Do not company with fornicators—not because you are too good for them but because you are not good enough. Remember that bad situations can wear down even good people. Joseph had both good sense and good legs in fleeing from Potiphar’s wife.
Along with the traditional, predatory, selfish male there is now the predatory, selfish female. Both, driven by appetite, have a false sense of being free—but it is, alas, the same sort of empty freedom Cain possessed (after he had broken a commandment by slaying Abel) when, ironically, he said, “I am free” (Moses 5:33).
Where mistakes have been made, remember we have the glorious gospel of repentance. The miracle of forgiveness awaits all who are seriously sorry and who will follow the necessary steps. Bear in mind, however, these are situations in which the soul must first be scalded by shame, for only with real cleansing can real healing occur. But the road of repentance is really there.
Where the impulse to do wrong appears, act against that impulse while the impulse is still weak and while the will is still strong. Dalliance merely means that the will weakens and the impulse grows stronger. There is a Parkinson’s law of temptation: Temptation expands so as to fill the time and space available to it. Keep “anxiously engaged” (D&C 58:27) in doing good things.
Because our Church’s behavioral standards are different, connect that fact with what several prophets have told us about how we must come to despise the shame of the world. We must not hold the people of the world in contempt; we must love them. But we must come to have contempt for the shame of the world, because it matters so little in the end.
Remember, those who are in error must not call the cadence for your life, for those who boast of their sexual conquests are only boasting of that which has conquered them. We may pity behavioral clones, but we do not envy them.
My young friends, in your concern for justice, deal justly with yourselves! There is a very telling verse in the Book of Mormon that describes an ancient political leader with these words: “And he did do justice unto the people, but not unto himself because of his many whoredoms” (Ether 10:11).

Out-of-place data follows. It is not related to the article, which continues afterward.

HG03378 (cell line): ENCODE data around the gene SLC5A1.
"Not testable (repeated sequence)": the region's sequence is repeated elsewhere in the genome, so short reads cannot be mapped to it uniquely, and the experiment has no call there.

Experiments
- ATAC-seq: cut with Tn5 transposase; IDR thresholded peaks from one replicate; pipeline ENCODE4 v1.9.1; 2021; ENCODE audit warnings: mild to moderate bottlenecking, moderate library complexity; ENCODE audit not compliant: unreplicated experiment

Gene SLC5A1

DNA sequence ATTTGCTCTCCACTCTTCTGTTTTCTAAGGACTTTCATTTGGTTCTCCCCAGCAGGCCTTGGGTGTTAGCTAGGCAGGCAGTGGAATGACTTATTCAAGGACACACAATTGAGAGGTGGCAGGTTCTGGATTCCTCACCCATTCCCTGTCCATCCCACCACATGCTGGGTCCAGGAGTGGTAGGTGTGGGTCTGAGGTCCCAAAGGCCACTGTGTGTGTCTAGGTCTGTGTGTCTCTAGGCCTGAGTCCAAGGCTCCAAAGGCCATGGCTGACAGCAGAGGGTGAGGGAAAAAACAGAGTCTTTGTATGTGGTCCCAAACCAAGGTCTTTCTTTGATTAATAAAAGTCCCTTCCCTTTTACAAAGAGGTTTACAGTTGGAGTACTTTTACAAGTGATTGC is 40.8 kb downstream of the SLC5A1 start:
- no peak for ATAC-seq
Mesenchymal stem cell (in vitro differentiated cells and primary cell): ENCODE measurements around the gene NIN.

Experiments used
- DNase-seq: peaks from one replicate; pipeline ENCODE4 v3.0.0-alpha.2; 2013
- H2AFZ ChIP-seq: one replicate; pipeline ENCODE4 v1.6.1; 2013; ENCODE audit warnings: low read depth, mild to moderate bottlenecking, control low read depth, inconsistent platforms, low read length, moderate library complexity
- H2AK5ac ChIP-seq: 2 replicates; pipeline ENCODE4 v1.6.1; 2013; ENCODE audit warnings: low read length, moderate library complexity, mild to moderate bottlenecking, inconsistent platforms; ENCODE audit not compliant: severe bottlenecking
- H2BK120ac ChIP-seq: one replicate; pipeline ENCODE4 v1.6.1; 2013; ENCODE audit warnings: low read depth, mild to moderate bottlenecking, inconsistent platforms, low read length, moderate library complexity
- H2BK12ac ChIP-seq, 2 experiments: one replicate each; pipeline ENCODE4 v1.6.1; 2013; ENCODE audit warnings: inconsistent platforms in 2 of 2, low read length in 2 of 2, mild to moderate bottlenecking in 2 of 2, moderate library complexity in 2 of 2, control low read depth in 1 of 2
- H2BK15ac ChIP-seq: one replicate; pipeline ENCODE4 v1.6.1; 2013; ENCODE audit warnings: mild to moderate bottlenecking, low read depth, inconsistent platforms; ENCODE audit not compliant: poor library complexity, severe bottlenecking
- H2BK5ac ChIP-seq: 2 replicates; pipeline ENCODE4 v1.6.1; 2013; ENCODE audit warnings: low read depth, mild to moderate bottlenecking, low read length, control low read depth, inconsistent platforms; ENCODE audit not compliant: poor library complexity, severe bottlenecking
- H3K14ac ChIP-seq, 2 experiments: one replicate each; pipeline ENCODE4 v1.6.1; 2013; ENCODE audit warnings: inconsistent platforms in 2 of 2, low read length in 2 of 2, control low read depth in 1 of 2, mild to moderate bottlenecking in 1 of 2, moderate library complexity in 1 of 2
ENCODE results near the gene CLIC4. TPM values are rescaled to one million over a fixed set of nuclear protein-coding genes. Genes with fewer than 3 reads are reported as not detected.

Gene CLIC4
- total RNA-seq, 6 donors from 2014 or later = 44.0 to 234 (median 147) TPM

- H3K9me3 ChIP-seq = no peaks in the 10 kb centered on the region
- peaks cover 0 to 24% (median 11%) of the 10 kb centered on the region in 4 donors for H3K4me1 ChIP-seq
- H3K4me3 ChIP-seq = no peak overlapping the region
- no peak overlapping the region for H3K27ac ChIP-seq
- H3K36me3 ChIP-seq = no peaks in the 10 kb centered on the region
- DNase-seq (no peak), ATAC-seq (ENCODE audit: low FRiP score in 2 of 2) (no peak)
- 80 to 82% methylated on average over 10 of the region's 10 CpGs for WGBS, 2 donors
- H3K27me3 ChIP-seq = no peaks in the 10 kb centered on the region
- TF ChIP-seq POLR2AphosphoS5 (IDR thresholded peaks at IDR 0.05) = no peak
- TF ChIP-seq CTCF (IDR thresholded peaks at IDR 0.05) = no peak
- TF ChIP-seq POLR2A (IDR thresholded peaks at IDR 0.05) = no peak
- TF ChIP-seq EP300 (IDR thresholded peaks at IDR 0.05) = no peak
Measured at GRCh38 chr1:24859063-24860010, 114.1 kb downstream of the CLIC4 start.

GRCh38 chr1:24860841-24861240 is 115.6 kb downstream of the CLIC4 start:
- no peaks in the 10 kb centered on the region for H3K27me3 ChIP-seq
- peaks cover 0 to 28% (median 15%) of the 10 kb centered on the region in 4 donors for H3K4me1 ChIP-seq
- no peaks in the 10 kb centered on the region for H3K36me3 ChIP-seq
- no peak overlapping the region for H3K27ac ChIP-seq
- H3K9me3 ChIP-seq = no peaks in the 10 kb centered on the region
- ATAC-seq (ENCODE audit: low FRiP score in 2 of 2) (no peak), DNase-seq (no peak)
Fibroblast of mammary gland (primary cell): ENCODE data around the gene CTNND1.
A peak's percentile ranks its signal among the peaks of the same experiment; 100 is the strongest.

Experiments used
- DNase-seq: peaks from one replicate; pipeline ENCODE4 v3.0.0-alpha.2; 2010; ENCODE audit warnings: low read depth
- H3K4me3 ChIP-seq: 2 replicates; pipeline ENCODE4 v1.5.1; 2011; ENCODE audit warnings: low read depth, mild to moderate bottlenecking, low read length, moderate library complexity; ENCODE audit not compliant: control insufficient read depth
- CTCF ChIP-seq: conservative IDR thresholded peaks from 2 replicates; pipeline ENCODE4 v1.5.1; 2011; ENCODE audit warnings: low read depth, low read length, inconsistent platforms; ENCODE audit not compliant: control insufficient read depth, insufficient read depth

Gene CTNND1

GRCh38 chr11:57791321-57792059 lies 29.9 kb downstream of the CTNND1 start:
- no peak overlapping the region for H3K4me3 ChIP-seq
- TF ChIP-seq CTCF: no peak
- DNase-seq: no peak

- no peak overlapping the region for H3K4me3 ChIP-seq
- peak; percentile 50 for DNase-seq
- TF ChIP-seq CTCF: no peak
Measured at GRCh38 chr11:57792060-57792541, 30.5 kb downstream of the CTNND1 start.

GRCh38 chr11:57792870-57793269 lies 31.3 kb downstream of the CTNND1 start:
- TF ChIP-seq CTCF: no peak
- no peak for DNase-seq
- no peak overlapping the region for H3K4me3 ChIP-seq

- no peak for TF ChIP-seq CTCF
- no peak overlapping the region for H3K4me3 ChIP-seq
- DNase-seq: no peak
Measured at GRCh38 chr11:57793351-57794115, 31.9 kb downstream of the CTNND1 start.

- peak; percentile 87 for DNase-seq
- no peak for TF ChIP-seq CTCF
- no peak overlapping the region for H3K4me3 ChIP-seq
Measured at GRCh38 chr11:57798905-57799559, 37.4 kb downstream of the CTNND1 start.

I have tried to describe for you some of the consequences attached to immorality: antibiotics instead of abstinence; pills instead of children; partners instead of marriage; childbirth with unwed parents; and old perversions masquerading as new thrills.
I now need to say, however, that so far as the stern but sweet seventh commandment is concerned, obedience is also entrance. By avoiding the evils and consequences of unchastity, we also gain entrance and access to such blessings as always accompany those who keep the commandments. Moses promised ancient Israel that if they would keep the commandments, “all these blessings shall come on thee, and overtake thee” (Deut. 28:2).
These next blessings and others “shall come on thee, and overtake thee” if you keep the seventh commandment:
Keeping the stern seventh commandment in the full sense of the word will yield the blessings of being in harmony with divine law and the Lord.
Obedience will likewise give the blessing of identity by being in harmony with our own potential selfhood. The gospel helps us think of ourselves not only for what we are, but for what we have the power to become.
Keeping the seventh commandment will bring the blessing of specific and deserved self-esteem.
The keeping of this commandment blesses us with freedom from the tyranny of appetite, which may be the most oppressive tyranny of all.
There will come, too, the blessing of freedom from corrosive guilt with its wasted rationalizations and with its turning inward to self-pity instead of outward in genuine service.
We also come to know the blessing of expanded agency by learning to act wisely for ourselves rather than merely being acted upon by appetite, a vital dimension of agency (see 2 Ne. 2:26).
There is, too, the significant blessing of personal momentum that always comes when we practice decision-making in which we both reject wrong and choose the good. It is not enough to reach a bland behavioral point when we no longer take pleasure in sin; we must hunger and thirst for righteousness.
Additionally, there is the immensely important blessing of the integrity of soul that leads to personal wholeness and unafraid openness. How can we become “one flesh” (Matt. 19:5) in marriage if, as we enter into marriage, we are a sundered self? Chastity, integrity, and serenity—these are interdependent and inexpressible blessings.
When God the Father introduced His Son, Jesus Christ, to the young prophet, Joseph Smith, His opening words were, “This is My Beloved Son. Hear Him” (JS—H 1:17). This Church and its prophets have been hearing Him ever since—including what He has to say about chastity and fidelity!